New suicide prevention advisory group
28 September 2016
This October sees the second meeting of the new Advisory Group for Suicide Prevention.
Established in response to a request in December 2015 by federal Minister for Health, Sussan Ley, the group provides advice, expertise and strategic support for suicide prevention policy across Australia by identifying priorities and promoting action.
In keeping with the National Mental Health Commission’s commitment to the ideal of nothing about us without us, membership includes people with a lived experience of mental ill health.
The nationally representative group is co-chaired by Sharon Jones from Relationships Australia Tasmania and Lucy Brogden, commissioner with the National Mental Health Commission.
“We know support for people at risk of suicide is improved when evidence based, carefully planned and personalised approaches are delivered in local communities,” Sharon Jones said.
“Timely follow up of people who have self-harmed or attempted suicide is also vital.
“Importantly too, services need to be able to readily adapt to reduce suicide amongst the highest risk groups, including people living in rural and remote areas and Aboriginal and Torres Strait Islander people,” she said.
Suicide, according to 2014 Australian Bureau of Statistics data, has continued on an upward trend and is at the highest rate in ten years. It was the leading cause of death in people aged 15-34 years and the suicide rate of Aboriginal and Torres Strait Islander people is double that of the non-Indigenous population.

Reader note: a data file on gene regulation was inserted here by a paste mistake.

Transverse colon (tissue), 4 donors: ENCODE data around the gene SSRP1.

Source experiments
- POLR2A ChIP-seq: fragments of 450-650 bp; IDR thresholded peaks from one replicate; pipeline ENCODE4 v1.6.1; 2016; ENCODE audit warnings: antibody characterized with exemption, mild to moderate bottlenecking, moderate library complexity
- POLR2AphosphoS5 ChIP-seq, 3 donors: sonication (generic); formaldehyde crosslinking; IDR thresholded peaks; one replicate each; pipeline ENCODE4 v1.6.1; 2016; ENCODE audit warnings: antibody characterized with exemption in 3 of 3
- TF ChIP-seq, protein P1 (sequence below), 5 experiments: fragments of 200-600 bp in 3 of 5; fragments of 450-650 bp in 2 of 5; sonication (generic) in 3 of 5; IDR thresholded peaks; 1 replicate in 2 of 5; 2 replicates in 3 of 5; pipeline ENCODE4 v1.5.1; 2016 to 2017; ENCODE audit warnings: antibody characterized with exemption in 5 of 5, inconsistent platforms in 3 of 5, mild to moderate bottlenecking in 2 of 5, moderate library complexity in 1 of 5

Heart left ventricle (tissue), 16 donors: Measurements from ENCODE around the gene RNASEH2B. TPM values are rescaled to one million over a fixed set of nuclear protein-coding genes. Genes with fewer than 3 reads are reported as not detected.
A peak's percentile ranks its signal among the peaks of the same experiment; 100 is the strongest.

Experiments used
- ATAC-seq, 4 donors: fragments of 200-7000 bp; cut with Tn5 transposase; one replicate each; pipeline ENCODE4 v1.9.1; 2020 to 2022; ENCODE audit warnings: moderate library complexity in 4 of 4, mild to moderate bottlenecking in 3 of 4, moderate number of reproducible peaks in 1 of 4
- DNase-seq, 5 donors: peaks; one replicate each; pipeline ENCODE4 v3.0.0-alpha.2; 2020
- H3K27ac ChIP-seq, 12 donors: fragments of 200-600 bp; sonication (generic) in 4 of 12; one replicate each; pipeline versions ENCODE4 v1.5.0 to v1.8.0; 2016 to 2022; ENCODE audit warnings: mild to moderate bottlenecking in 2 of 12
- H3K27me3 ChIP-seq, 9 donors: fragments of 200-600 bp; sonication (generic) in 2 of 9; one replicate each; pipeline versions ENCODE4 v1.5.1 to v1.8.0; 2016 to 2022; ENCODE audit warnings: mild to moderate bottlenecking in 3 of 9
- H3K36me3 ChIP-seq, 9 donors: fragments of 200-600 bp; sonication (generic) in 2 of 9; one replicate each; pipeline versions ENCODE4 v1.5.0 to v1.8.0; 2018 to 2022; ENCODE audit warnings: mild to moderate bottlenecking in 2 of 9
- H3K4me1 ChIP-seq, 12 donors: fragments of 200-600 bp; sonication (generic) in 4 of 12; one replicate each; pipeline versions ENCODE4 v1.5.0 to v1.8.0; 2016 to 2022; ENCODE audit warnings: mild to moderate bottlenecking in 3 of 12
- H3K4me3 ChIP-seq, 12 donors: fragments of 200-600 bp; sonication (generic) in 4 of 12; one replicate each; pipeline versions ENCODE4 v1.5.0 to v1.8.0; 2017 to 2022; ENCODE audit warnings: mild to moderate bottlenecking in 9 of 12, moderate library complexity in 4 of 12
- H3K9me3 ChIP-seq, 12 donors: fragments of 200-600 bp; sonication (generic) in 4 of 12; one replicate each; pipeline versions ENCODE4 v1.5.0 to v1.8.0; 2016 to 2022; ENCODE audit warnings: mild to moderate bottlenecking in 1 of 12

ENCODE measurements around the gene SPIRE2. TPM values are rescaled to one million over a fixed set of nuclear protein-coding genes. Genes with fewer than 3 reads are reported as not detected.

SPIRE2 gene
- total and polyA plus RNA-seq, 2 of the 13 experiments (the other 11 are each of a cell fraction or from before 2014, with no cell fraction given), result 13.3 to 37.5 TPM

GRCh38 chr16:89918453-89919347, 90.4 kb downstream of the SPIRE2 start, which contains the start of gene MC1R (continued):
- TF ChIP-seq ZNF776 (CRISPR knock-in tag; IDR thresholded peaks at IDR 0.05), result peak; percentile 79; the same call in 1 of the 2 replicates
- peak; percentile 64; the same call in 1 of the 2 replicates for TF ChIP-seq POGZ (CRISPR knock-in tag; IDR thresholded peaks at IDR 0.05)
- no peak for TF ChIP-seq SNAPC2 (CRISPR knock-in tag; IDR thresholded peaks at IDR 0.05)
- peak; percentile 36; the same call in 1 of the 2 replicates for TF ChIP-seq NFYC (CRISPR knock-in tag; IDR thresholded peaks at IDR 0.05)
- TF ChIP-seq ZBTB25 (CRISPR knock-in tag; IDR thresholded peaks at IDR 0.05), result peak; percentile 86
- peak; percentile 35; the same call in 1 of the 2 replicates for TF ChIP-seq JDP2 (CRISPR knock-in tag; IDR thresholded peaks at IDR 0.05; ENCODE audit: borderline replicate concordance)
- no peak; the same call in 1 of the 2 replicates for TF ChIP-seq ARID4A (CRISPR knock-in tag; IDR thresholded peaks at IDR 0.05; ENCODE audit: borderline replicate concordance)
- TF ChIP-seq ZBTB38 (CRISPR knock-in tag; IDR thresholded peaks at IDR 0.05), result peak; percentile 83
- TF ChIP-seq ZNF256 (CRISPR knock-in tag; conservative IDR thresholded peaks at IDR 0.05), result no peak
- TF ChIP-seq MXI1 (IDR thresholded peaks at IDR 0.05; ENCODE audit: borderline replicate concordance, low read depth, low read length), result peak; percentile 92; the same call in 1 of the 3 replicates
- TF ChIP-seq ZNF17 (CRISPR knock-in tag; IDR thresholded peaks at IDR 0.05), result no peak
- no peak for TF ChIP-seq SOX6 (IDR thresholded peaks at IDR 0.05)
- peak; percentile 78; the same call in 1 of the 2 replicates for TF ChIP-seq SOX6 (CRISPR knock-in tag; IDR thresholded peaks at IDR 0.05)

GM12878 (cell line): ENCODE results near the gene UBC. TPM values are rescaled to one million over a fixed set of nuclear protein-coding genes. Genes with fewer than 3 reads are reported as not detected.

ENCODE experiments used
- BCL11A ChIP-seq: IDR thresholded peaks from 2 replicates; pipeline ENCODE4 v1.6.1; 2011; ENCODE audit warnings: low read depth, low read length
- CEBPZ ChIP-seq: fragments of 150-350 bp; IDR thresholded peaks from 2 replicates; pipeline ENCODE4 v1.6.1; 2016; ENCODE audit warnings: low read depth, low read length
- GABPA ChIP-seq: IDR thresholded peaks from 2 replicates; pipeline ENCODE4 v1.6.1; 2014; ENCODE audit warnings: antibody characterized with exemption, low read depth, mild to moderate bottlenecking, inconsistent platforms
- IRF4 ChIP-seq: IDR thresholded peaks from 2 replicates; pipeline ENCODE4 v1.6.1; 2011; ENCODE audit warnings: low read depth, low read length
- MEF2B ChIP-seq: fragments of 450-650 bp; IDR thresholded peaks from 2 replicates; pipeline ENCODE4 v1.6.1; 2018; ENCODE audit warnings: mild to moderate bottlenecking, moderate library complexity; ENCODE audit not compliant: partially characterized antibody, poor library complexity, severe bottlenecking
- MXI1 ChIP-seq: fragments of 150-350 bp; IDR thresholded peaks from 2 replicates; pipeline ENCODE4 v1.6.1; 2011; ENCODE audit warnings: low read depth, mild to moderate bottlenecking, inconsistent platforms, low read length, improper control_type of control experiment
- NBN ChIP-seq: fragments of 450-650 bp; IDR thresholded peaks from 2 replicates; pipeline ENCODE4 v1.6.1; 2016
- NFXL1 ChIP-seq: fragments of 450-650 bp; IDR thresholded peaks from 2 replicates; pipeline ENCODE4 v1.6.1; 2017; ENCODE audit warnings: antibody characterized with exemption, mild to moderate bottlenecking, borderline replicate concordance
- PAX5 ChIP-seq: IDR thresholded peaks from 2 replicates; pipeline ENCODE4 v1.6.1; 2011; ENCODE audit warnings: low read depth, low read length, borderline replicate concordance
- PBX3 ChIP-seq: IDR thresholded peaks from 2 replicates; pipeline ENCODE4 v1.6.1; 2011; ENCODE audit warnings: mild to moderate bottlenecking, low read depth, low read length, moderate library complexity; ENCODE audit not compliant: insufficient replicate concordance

Mrs Brogden said: “The Advisory Group for Suicide Prevention is committed to arresting this trend. Our mission is to provide evidence based advice on suicide and self-harm issues to the government and community.
“The group has a strategic role to monitor and evaluate the outcome of the Commonwealth’s significant investment in the 12 suicide prevention trial sites across Australia.
“As appropriate, the advisory group will assist primary health networks, PHNs, as they develop their own systematic approaches to community based suicide prevention.
“We believe a coordinated approach across sectors including health, community services, housing, employment and education is needed to create a national infrastructure and leadership on suicide prevention to government and the community.
“We understand that communities have an important role to play in suicide prevention. Working with the ABS and other interested groups who collect and analyse data is a critical to strong and effective suicide prevention strategies,” she said.
The Advisory Group for Suicide Prevention held its inaugural meeting in June 2016.
"Even the most disadvantaged Australians should be able to lead a 'contributing life,' whatever that means for them and this simple goal will be our touchstone and yardstick."
Chair Prof Allan Fels AO
National Mental Health Commission